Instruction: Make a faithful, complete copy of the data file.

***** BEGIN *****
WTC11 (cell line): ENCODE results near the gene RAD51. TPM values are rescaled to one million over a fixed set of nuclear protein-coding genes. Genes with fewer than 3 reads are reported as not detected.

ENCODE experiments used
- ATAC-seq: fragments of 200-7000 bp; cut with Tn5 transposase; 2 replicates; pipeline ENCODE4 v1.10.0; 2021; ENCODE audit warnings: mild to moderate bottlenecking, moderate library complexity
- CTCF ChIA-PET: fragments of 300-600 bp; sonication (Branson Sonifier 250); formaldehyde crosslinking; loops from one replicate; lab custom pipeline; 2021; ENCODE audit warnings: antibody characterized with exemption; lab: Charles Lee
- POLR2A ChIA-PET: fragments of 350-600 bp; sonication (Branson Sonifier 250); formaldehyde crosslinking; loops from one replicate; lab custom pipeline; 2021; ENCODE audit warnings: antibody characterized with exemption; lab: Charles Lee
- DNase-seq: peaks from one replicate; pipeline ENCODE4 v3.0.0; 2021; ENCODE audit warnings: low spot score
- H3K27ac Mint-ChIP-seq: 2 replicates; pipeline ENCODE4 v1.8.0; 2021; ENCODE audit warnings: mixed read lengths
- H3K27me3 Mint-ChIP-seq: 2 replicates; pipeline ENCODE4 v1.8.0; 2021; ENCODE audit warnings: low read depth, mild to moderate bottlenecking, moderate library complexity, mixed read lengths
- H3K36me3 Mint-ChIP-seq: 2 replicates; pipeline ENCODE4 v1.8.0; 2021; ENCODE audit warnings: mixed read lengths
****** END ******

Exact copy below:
WTC11 (cell line): ENCODE results near the gene RAD51. TPM values are rescaled to one million over a fixed set of nuclear protein-coding genes. Genes with fewer than 3 reads are reported as not detected.

ENCODE experiments used
- ATAC-seq: fragments of 200-7000 bp; cut with Tn5 transposase; 2 replicates; pipeline ENCODE4 v1.10.0; 2021; ENCODE audit warnings: mild to moderate bottlenecking, moderate library complexity
- CTCF ChIA-PET: fragments of 300-600 bp; sonication (Branson Sonifier 250); formaldehyde crosslinking; loops from one replicate; lab custom pipeline; 2021; ENCODE audit warnings: antibody characterized with exemption; lab: Charles Lee
- POLR2A ChIA-PET: fragments of 350-600 bp; sonication (Branson Sonifier 250); formaldehyde crosslinking; loops from one replicate; lab custom pipeline; 2021; ENCODE audit warnings: antibody characterized with exemption; lab: Charles Lee
- DNase-seq: peaks from one replicate; pipeline ENCODE4 v3.0.0; 2021; ENCODE audit warnings: low spot score
- H3K27ac Mint-ChIP-seq: 2 replicates; pipeline ENCODE4 v1.8.0; 2021; ENCODE audit warnings: mixed read lengths
- H3K27me3 Mint-ChIP-seq: 2 replicates; pipeline ENCODE4 v1.8.0; 2021; ENCODE audit warnings: low read depth, mild to moderate bottlenecking, moderate library complexity, mixed read lengths
- H3K36me3 Mint-ChIP-seq: 2 replicates; pipeline ENCODE4 v1.8.0; 2021; ENCODE audit warnings: mixed read lengths